After cancelling its summer programming in the Amphitheatre, the Lanaudière Festival goes indoors for a sixpack of September concerts in Joliette Cathedral, its original mainstage. The opener on Sept. 18 with the Orchestre Métropolitain under Yannick is sold out, but there might still be tickets for Les Violons du Roy performing baroque repertoire under Matthieu Lussier (Sept. 19); James Ehnes playing Bach’s three solo Partitas (Sept. 20); recitals by pianist Marc-André Hamelin (Enescu, Medtner and Schubert on Sept. 25) and soprano Adrianne Pieczonka (Schubert, Wagner, Poulenc and Strauss on Sept. 26 with pianist Michael McMahon); and the MSO under Canadian Opera Company music director Johannes Debus (Beethoven’s Great Fugue, Mahler’s Songs of a Wayfarer with mezzo-soprano Rihab Chaieb and Schoenberg’s Transfigured Night on Sept. 27). www.lanaudiere.org
Chamber music aplenty
Chamber music is no less ready to do battle with the coronavirus in Montreal. The Ladies’ Morning Musical Club is keeping the same 2020 dates announced last March, only with new and mostly Canadian artists. See p. 49 for details but keep in mind that the 160 seats made available in Pollack Hall will be occupied by subscribers. Bourgie Hall is going nuts, presenting 56 concerts starting with the New Orford Quartet on Sept. 16 and ending with Pallade Musica on Dec. 20. Many are the highlights. Some concerts are repeated. Louis Lortie completes his Beethoven Sonata cycle; on Nov. 13 the pianist manages the Herculean labour of playing the Hammerklavier twice. Charles Richard-Hamelin performs Chopin’s Preludes four times but on separate dates (Oct. 6, 7, 26, 27). Mezzo-soprano Michèle Losier in Oct. 4 is sold out. Others are selling fast. See p. 48 for further details.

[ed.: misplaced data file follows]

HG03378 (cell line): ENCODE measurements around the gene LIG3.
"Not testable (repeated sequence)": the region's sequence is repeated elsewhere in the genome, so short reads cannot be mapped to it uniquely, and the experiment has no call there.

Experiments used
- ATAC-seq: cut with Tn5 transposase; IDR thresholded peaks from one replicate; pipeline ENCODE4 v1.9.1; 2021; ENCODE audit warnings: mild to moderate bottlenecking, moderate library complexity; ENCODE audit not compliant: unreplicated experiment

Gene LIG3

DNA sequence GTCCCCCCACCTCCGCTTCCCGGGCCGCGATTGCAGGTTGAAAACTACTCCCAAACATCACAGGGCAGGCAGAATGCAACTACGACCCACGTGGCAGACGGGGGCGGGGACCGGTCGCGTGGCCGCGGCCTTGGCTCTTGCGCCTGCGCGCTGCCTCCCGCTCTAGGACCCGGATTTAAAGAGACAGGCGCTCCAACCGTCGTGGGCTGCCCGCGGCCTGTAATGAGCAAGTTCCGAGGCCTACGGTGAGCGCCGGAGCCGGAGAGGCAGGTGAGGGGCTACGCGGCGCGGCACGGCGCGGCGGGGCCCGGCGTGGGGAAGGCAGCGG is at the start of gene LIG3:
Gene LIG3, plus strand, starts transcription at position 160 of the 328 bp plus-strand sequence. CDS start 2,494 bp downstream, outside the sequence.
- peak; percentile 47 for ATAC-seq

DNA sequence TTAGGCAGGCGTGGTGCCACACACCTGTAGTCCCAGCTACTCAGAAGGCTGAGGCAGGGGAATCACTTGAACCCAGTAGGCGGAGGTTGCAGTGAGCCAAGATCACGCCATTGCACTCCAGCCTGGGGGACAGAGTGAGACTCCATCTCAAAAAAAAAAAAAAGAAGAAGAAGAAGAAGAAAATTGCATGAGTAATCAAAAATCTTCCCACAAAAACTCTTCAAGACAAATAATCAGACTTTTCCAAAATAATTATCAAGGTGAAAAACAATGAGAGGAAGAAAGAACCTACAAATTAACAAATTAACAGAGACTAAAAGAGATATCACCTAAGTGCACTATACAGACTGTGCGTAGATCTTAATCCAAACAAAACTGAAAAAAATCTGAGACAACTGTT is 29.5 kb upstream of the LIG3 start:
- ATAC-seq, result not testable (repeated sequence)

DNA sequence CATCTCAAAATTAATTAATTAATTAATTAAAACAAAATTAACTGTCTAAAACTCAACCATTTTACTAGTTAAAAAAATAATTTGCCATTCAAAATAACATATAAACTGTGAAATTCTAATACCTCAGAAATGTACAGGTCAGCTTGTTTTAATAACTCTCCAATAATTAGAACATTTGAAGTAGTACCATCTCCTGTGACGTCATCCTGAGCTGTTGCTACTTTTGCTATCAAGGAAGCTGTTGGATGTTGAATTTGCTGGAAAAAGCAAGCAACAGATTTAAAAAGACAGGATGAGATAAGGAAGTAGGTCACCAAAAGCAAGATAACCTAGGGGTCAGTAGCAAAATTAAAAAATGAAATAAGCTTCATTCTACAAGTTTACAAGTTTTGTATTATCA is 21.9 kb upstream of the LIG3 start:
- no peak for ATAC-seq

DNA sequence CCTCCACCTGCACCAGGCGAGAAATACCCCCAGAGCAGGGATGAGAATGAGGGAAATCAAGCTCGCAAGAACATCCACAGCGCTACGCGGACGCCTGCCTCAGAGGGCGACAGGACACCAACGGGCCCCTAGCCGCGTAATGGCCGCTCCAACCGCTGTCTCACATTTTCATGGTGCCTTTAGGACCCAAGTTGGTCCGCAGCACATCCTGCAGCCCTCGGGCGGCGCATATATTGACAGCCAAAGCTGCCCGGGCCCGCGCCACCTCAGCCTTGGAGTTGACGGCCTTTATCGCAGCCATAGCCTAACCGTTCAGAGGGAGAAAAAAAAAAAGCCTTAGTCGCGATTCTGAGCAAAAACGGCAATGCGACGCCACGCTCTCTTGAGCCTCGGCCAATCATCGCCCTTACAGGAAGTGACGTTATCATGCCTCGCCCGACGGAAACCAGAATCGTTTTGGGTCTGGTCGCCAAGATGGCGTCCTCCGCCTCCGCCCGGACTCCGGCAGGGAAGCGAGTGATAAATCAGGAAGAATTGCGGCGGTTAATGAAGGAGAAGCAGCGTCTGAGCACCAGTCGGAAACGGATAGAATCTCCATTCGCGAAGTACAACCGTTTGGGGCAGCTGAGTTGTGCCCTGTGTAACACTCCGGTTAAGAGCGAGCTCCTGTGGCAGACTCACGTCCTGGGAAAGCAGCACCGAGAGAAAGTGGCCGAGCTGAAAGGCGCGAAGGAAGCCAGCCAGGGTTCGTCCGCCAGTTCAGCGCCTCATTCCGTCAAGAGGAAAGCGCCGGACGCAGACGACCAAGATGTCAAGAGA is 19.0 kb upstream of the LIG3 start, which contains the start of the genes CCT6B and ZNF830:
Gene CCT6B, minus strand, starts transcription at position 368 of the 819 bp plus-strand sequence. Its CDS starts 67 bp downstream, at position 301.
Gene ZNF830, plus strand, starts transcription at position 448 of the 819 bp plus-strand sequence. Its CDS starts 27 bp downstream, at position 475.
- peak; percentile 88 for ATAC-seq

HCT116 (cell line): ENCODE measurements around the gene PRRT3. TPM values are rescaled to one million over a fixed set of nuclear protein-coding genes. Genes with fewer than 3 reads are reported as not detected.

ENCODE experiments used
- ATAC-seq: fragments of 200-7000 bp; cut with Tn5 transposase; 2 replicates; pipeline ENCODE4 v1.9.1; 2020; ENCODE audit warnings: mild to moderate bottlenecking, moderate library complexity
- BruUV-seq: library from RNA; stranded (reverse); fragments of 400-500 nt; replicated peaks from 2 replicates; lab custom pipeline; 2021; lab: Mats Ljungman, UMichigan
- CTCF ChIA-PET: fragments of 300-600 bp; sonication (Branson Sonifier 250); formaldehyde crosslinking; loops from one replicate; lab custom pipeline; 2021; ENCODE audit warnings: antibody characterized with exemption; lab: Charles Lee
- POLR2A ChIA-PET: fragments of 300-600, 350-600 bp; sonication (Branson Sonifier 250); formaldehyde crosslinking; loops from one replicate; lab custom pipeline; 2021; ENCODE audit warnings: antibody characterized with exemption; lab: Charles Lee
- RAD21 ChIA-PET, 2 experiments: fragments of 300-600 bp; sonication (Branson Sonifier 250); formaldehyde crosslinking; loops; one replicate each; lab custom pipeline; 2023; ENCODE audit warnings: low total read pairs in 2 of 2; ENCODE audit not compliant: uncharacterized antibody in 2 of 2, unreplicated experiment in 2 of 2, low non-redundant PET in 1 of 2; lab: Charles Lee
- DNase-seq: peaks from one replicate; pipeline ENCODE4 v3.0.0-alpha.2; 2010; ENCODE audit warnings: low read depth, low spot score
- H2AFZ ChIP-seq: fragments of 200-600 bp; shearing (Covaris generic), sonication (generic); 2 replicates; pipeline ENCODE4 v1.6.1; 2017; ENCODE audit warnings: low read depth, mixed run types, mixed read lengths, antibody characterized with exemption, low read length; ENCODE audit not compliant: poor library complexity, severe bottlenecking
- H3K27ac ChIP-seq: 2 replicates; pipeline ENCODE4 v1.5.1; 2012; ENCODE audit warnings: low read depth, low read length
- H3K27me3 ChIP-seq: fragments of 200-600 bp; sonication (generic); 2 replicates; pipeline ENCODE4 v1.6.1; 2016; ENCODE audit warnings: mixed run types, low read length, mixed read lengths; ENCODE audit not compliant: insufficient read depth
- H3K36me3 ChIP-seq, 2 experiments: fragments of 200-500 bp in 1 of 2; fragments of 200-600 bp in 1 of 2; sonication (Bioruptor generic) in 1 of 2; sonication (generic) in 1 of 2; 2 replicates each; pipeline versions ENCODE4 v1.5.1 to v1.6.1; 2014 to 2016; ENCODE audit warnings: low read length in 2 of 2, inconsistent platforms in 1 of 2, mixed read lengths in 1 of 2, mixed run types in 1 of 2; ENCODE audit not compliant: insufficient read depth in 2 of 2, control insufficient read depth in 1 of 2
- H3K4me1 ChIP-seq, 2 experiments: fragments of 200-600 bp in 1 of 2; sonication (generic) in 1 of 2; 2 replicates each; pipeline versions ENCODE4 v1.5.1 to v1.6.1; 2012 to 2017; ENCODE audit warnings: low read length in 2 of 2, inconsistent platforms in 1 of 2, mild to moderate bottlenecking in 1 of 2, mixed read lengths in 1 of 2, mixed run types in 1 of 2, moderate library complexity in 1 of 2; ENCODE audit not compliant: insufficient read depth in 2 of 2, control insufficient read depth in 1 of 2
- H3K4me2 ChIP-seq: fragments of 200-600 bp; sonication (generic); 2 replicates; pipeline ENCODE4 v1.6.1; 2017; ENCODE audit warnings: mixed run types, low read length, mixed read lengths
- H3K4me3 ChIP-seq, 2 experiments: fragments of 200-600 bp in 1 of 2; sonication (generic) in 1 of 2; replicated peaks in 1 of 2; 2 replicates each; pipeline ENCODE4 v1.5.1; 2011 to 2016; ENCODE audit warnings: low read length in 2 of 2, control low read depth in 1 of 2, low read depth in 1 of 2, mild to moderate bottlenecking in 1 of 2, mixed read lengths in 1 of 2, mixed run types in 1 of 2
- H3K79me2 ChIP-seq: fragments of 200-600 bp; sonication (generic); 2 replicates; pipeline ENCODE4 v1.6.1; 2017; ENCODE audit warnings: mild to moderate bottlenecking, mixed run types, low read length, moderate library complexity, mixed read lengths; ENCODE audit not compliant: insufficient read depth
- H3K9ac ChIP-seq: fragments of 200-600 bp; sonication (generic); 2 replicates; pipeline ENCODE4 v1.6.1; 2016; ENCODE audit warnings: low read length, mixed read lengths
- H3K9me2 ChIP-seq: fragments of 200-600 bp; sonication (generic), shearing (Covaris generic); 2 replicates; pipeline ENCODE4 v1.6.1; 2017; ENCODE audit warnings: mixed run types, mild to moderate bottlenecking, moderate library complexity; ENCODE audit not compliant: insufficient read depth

Sounds ancient and modern
The Société de musique contemporaine du Québec (SMCQ) offers what it bills as a Vents nordiques… pour chasser la Covid-19! program in Salle Pierre Mercure on Sept. 27. Jean-Michaël Lavoie leads the
ensemble in works by Galina Ustvolskaya (how often do you hear music written for eight double basses and a hammer?) and Michel Longtin (Pohjatuuli, a tribute to Sibelius). smcq.qc.ca.
The Arion Baroque Orchestra under Mathieu Lussier performs
Handel’s Music for the Royal Fireworks and Coronation Anthems (the latter with the Studio de musique ancienne de Montréal) in the Maison symphonique on Sept. 25. In Bourgie Hall, its usual home, the baroque outfit offers more Handel (among other composers) under a visiting Irish conductor and instrumentalist, Peter Whelan, on Nov. 6, 7 and 8. www.arionbaroque.com
Back at the modern end, the Ensemble Contemporain de Montréal (ECM+) led by Véronique Lacroix gives four premieres in Salle Pierre Mercure on Oct. 20. The composers: Bekah Simms, Gabriel Dufour-Laperrière, Stefan Maier, Matthew Ricketts. You never know. www.ecm.qc.ca
Thinking small but standing tall
All live concerts in the balance of 2020 are given for reduced and distanced audiences. Some groups at press time had not made their
intentions known. The Quatuor Molinari is taking minimalist measures indeed by performing a tribute to three of the most important Polish composers of the 20th century – Lutosławski, Penderecki and Górecki – before a maximum crowd of 20. The intimate venue is the Fondation Guido Molinari at 3290 Sainte-Catherine St. E. Good luck getting one of those tickets. www.quatuormolinari.qc.ca.